Yesterday I had a client who received prime-.60, and wasn’t too pleased about it, especially when considering there are some lenders offering prime-.75. On his mortgage of $225,000, that made a difference of $16.00. In an era where internet sites profess to offer the lowest rates, that bait-and-switch approach does not always work out best. This client in particular was self-employed, and showed a very low income. He also owned a big property and so the “stated” income I had to use was, to put it lightly, astronomical. But the deal got done, and he’s expanding his real estate portfolio.

    Where I’m going with this is, as important as rate is to some, rate and service should also matter to others. Yesterday, Street Capital announced they are being purchased. Street Capital is a relatively newcomer to the mortgage market in Canada, and within a half decade has set itself up for a purchase by an investing company.  Also this week, Desjardins Credit Union and Meridien Credit Union are joining forces to become an even bigger player in the Canadian Banking sector. What does this mean in relation to you? If you hold mortgages by any of these companies, what guarantees do you have that your mortgage will be renewed? What about servicing? Who will be taking over your file? Who do you contact? In some cases things may not change much, but when Scotiabank bought out Maple Trust, the service levels fell off drastically, from “boutique” lender who was easily accessible to behemoth lender who has 5 layers of departments to access a…


    One Scotiabank Article I Agree With

    Usually when I hear or read predictions of what will happen in the marketplace, I read them with some hesitation. Nobody can predict the future. This article in the National Post, however, got me thinking in how solid their argument is for what is expected to happen to interest rates in Canada. Prime Rate did not move (as was widely expected) this month, and rumours are that we’ll see slow increases starting in the summer. The Bank of Nova Scotia outlines 7 reasons why interest rates won’t move until at least the late Fall, if at all this year:

    1. A falling U.S. Dollar.
    2. Potential unrest in the Middle East and globally.
    3. Not much room for an economic misstep.
    4. Mortgage rules have changed.
    5. Upcoming federal elections.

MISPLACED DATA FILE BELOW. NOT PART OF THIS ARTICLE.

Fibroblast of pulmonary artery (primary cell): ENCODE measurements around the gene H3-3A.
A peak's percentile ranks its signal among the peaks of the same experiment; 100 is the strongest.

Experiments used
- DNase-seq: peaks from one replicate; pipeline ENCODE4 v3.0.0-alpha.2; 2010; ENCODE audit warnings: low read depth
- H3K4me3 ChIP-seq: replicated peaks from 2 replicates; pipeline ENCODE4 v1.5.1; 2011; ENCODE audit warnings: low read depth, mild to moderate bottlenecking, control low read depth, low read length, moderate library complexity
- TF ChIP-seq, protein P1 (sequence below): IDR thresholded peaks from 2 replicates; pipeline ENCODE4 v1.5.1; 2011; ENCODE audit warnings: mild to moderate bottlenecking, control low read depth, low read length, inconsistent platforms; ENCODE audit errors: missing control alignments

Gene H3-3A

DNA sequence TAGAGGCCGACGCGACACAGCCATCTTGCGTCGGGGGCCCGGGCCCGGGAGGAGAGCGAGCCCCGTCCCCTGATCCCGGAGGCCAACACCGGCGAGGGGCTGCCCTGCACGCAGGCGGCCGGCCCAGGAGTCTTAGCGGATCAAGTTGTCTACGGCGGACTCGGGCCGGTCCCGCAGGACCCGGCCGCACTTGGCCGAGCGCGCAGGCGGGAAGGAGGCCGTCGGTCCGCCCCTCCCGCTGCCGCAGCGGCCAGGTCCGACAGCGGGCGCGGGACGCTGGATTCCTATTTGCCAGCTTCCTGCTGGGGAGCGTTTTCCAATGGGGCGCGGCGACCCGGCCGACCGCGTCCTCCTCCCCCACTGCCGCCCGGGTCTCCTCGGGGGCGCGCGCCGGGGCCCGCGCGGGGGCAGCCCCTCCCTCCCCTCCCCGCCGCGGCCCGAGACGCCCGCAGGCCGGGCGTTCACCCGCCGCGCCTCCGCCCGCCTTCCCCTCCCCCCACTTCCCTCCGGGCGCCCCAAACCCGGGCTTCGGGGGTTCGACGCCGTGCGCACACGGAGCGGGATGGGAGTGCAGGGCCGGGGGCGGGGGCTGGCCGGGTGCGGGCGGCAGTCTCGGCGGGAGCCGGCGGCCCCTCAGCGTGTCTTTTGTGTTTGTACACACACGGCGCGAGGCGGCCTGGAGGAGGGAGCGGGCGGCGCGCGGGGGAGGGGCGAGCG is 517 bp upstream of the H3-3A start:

6. Federal Reserve won’t raise rates in the U.S.
    7. Unknown inflation target.

    Here’s the article.

    I wanted to expand on #4, however. We only have a few days left before mortgage rule changes take effect. Essentially by doing this, the Government of Canada has raised interest rates by making it more expensive for new borrowers to carry property - by reducing the amortization to 30 years. It’s been argued by some that we shouldn’t have even 30-year amortization. That being said, a typical $300,000 mortgage will increase by about $115 now because of the shorter time frame, so the market is expected to cool its white-hot heels after this change. The Bank of Canada need not continue to raise rates because the Government is doing a mighty fine job in trying to control the market in the first place.

    What do I think? I think it’s best to take variable rate, but pay the mortgage as…



    I remember in high-school and University I would thrive with a deadline. Whether it came to essay writing (my forte), or exam studying, or assignments - when the pressure was on, I would perform. It seems the real estate market is doing the same now, with the “deadline” hanging over buyer’s heads of March 18th for maximum amortization. As top Realtor Steven Fudge of Bosley Real Estate writes in his blog:

    Apparently there are so many buyers trying to secure a property on or before March 18th they’re competing against one another and pushing values up. Good Grief! Who wants to overpay for the privilege of spreading their crazy mortgage debt over 35 years (instead of the impending reduced limit of 30 years)? Apparently a lot! Ugh!

    ..and I share this sentiment. I’ve said it before and I just repeated it to my client (a first-time buyer): If you can’t afford a $107 change in payment from 35- to 30-years, you’re not getting into the game for the right reasons, or at the right time. However, the psychology of buyers is quite different. Cash-flow driven buyers are seeking (and overpaying) for those properties before the deadline happens, driving up the hysteria.

    To re-cap: As of March 18th, you may be able to buy a property with 35-year amortization. In order to get this amortization, you must have an approval from the lender before this date.